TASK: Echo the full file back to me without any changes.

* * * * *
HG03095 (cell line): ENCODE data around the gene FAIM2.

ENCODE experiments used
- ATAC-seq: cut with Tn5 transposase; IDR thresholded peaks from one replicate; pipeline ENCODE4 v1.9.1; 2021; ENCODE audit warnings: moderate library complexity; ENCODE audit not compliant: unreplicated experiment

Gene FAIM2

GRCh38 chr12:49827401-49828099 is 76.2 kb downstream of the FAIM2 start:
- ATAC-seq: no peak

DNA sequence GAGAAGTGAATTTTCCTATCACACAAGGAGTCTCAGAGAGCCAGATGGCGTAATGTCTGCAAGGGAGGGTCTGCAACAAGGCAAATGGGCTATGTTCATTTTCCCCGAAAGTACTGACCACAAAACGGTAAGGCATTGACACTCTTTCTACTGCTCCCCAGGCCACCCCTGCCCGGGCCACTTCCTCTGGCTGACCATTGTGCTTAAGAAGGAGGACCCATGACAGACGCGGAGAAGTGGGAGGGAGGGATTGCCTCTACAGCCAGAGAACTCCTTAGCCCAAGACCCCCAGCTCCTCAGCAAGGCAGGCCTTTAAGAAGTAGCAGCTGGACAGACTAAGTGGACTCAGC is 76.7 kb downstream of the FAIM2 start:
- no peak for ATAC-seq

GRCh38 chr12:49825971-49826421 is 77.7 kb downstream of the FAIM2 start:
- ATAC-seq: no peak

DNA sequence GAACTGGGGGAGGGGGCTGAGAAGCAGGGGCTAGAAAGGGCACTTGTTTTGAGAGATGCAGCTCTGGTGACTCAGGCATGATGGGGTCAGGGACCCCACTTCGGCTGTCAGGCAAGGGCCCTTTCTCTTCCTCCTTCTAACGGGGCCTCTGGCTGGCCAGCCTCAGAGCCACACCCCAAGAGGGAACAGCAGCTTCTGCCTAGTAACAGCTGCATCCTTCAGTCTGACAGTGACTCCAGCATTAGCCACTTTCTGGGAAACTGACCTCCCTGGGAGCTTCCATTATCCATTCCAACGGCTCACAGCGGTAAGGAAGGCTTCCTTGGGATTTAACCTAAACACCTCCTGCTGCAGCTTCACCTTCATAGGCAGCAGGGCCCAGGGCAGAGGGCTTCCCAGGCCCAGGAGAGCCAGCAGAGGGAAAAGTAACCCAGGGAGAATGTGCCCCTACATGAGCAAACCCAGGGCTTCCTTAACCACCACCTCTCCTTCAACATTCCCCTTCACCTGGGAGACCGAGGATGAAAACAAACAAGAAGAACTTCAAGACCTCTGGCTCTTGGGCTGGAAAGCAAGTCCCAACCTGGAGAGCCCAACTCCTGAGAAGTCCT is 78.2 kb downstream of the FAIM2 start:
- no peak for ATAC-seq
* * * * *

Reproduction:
HG03095 (cell line): ENCODE data around the gene FAIM2.

ENCODE experiments used
- ATAC-seq: cut with Tn5 transposase; IDR thresholded peaks from one replicate; pipeline ENCODE4 v1.9.1; 2021; ENCODE audit warnings: moderate library complexity; ENCODE audit not compliant: unreplicated experiment

Gene FAIM2

GRCh38 chr12:49827401-49828099 is 76.2 kb downstream of the FAIM2 start:
- ATAC-seq: no peak

DNA sequence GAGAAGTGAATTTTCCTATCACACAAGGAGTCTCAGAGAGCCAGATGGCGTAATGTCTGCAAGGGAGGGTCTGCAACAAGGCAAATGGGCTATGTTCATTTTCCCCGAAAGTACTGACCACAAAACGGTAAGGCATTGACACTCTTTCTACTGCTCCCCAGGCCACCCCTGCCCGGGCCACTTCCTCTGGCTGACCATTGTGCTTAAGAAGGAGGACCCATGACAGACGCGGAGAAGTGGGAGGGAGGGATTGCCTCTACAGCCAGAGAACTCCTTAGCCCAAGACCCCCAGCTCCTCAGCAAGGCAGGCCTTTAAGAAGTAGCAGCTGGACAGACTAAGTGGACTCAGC is 76.7 kb downstream of the FAIM2 start:
- no peak for ATAC-seq

GRCh38 chr12:49825971-49826421 is 77.7 kb downstream of the FAIM2 start:
- ATAC-seq: no peak

DNA sequence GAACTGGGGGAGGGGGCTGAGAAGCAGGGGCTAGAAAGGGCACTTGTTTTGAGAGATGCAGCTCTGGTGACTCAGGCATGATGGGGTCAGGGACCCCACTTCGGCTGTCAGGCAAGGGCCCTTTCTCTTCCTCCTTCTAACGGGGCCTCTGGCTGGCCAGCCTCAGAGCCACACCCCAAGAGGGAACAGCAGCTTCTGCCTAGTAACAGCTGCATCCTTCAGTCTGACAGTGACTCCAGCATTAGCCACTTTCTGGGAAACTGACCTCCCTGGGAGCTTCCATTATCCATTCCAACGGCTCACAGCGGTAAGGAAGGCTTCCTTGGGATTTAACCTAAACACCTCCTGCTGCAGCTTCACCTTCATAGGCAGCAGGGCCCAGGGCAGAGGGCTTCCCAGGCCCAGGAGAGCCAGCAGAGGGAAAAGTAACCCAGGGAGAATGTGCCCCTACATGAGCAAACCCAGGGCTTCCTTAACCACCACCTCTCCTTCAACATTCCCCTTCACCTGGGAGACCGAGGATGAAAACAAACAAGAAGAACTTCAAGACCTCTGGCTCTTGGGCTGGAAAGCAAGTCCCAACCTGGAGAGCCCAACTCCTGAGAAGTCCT is 78.2 kb downstream of the FAIM2 start:
- no peak for ATAC-seq